Azerbaiyán

Azerbaijani President Ilham Aliyev meets with Prime Minister of Armenia Nikol Pashinyan in Vienna on 29 March. Photo: Getty Images.

At their first official summit on 29 March, Azerbaijan’s President Ilham Aliyev and Armenia’s Prime Minister Nikol Pashinyan exchanged views on several key issues relating to the settlement process and ‘ideas of substance’. They committed themselves to maintaining the ceasefire, developing humanitarian measures and the continuation of direct dialogue. This follows on from the surprising announcement by the OSCE Minsk Group in January that Armenian and Azerbaijani foreign ministers Zohrab Mnatsakanyan and Elmar Mammadyarov had agreed on the necessity of preparing their peoples for peace.

These outcomes sustain a positive outlook for the long-stagnant peace talks. Leadership rapport is of course crucial.…  Seguir leyendo »

Azerbaijani people stage a protest against Armenia's occupation of Azerbaijan's territory Nagorno-Karabakh at the Mehsul stadium in Baku, Azerbaijan on 29 September 2018. Resul Rehimov/Anadolu Agency

A series of direct contacts between Azerbaijan and Armenia have brought hope to the two countries’ decades-long impasse over Nagorno-Karabakh, a conflict that began as the Soviet Union collapsed. But while these meetings, on the heels of a change in power in the Armenian capital, bring new dynamism, much has to be done before true progress is possible.

The Azerbaijani and Armenian leaders, Ilham Aliyev and Nikol Pashinyan, last met in person on 22 January 2019 at the World Economic Forum in Davos, their third meeting since the latter came to power in Yerevan last April. Their January discussion, held without mediators, came just six days after the two countries’ foreign ministers met in Paris, where they agreed to take concrete measures to prepare their populations for peace.…  Seguir leyendo »

Azerbaijan's president Ilham Aliyev and Armenia's prime minister Nikol Pashinyan ahead of a CIS Heads of State Council meeting in September 2018. Photo: Getty Images.

Is the long-stagnant Armenia–Azerbaijan peace process finally moving forward? The 16 January meeting in Paris between foreign ministers Elmar Mammadyarov and Zohrab Mnatsakanyan was the fourth in nine months. It followed measures that in recent months have defused the considerable tensions of the last few years. These include the establishment of an ‘operative channel’ between the armed forces deployed along the Line of Contact and a sustained reduction in the number of ceasefire violations.

Against this backdrop, the press statement issued on 16 January by the OSCE’s Minsk Group, the international body mediating between Armenia and Azerbaijan, was remarkably positive. Noting the stabilization of the political environment around the negotiations, it also stated that Mammadyarov and Mnatsakanyan had ‘agreed upon the necessity of taking concrete measures to prepare the populations for peace’.…  Seguir leyendo »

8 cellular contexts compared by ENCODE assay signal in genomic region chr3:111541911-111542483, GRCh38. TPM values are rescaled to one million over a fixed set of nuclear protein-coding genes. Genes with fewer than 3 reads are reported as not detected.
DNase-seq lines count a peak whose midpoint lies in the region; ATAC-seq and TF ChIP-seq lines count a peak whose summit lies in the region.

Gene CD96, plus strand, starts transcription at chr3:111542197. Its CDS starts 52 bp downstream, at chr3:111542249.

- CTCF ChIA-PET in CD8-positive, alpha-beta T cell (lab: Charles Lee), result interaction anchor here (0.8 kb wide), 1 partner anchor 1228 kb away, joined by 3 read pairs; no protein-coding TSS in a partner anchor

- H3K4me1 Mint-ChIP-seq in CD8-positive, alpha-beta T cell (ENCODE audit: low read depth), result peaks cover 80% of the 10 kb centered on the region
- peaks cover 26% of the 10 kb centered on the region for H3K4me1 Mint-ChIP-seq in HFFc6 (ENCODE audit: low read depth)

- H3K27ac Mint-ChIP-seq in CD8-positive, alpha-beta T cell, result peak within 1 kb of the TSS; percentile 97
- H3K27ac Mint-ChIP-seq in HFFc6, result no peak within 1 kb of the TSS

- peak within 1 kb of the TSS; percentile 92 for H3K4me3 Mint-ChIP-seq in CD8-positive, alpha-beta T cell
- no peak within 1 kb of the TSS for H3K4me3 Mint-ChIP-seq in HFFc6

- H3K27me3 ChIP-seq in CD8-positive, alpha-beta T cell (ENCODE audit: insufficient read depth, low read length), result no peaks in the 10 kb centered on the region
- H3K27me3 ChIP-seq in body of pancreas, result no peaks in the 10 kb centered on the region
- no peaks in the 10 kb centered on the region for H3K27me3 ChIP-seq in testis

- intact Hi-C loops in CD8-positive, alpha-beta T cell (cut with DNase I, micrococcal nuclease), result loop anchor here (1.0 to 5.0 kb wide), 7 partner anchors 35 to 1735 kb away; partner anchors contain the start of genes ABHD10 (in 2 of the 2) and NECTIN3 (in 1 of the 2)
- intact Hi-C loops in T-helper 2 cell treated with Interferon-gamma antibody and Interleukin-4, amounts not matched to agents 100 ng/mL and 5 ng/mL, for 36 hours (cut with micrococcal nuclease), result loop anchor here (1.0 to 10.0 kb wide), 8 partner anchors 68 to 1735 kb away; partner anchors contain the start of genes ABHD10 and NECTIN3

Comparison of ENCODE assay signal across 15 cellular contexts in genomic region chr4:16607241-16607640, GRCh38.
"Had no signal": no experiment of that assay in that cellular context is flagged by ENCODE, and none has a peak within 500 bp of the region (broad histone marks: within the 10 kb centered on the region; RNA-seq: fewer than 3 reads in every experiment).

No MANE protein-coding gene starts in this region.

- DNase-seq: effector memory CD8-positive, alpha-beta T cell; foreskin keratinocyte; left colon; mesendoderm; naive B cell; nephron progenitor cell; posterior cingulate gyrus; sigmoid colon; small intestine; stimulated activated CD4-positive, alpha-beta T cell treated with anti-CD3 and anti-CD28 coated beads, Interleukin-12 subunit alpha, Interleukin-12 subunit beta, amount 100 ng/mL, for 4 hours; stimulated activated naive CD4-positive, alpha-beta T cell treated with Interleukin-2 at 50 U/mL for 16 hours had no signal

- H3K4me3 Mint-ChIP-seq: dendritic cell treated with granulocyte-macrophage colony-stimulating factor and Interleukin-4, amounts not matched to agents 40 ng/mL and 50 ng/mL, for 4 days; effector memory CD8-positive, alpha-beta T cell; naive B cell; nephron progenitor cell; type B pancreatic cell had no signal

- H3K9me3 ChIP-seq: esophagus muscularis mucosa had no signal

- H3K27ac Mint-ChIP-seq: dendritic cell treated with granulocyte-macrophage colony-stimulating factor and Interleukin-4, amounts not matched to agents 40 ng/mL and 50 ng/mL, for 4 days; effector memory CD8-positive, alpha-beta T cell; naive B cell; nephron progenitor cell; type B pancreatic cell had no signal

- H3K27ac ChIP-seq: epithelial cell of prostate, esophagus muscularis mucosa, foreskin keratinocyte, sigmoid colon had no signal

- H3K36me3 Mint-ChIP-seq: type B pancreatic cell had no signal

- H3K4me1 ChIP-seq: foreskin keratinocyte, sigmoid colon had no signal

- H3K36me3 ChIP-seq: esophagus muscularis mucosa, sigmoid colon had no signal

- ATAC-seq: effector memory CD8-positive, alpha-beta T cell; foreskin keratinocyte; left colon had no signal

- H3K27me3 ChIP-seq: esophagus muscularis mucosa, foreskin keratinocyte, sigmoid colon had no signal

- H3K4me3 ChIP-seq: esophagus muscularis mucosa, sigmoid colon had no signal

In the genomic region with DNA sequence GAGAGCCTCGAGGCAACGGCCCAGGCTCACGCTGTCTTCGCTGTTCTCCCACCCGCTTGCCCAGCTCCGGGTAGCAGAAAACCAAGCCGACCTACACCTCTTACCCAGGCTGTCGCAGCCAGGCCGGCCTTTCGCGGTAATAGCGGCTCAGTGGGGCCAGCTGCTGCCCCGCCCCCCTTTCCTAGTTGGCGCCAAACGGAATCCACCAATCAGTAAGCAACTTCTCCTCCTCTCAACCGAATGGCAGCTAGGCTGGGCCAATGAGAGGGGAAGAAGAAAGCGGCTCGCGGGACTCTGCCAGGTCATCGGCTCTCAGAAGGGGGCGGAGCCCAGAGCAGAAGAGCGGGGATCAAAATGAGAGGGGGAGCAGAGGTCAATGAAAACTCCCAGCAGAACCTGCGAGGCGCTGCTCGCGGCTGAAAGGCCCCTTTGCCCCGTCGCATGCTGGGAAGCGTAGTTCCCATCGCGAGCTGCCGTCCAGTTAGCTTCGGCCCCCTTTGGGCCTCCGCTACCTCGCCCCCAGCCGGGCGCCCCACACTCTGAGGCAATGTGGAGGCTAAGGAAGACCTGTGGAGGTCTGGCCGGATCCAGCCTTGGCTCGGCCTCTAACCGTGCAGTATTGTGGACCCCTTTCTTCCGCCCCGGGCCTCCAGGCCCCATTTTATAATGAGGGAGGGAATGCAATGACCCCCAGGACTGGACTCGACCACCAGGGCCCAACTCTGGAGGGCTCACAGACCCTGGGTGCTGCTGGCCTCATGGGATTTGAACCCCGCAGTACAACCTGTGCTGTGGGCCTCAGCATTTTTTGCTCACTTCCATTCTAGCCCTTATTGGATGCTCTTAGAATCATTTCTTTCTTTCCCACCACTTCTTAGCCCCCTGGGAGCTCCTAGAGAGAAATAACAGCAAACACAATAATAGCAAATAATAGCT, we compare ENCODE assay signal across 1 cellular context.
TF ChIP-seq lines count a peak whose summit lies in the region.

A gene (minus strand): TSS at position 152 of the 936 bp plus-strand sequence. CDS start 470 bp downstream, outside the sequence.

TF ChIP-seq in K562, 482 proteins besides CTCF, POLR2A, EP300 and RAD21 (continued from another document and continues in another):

Armenian leader Nikol Pashinyan campaigning for his political alliance “My Step” in his hometown Ijevan, about 20 kilometres from frontline trenches along the border with Azerbaijan. CRISISGROUP/Olesya Vartanyan

One of the windows in Sonya Matinyan’s home is filled in with bricks. The glass of the other is splintered by a rifle bullet. The roof has taken a few missile hits and leaking water has stained the ceilings in the interior. But, unusually, the 57-year-old Armenian is staying home this winter.

That’s because things are changing for the better in Berkaber, on Armenia’s north-eastern border with Azerbaijan. No gunfire has sounded here in the region of Tavush for almost two months, a welcome change from clashes that in the past two winters drove inhabitants into fortified cellars or to distant relatives’ homes.…  Seguir leyendo »

Je m’appelle Alexandre Lapshin. Je suis un blogueur globe-trotteur qui a visité plus de cent trente pays. Je ne m’intéresse pas à la politique mais j’aime la paix, la nature, l’histoire, les jolies femmes et la bonne chère. Même dans mes pires cauchemars, je n’aurais pu imaginer être victime d’un jeu politique entre deux dictateurs brutaux : l’ancien président des fermes collectives soviétiques – le président biélorusse Alexandre Loukachenko et l’homme fort d’Azerbaïdjan, Ilham Aliev, qui a hérité du pouvoir de son père, comme dans les anciens sultanats arabes décrits par le conte des « Mille et une nuits ».

Le 15 décembre 2016, lors d’un voyage dans l’ex-URSS, j’ai été soudainement arrêté par la police au Belarus.…  Seguir leyendo »

The springtime political upheaval in Armenia stunned neighbouring governments – not least that of Azerbaijan. Since 23 April, when mass demonstrations impelled Armenia’s long-time leader Serzh Sargsyan to resign, the Azerbaijani authorities have struggled to understand the implications for the three-decade-long conflict between Azerbaijan and Armenia over Nagorno-Karabakh.

Prior to Armenia’s “velvet revolution”, observers in the Azerbaijani capital Baku believed Sargsyan would continue indefinitely as prime minister. At the outset of the anti-Sargsyan unrest, the demonstrations were small, and Azerbaijanis remained doubtful that the unrest would force a change in Armenian politics. They drew comparisons to “electric Yerevan” – the 2015 protests in the Armenian capital against electricity rate hikes.…  Seguir leyendo »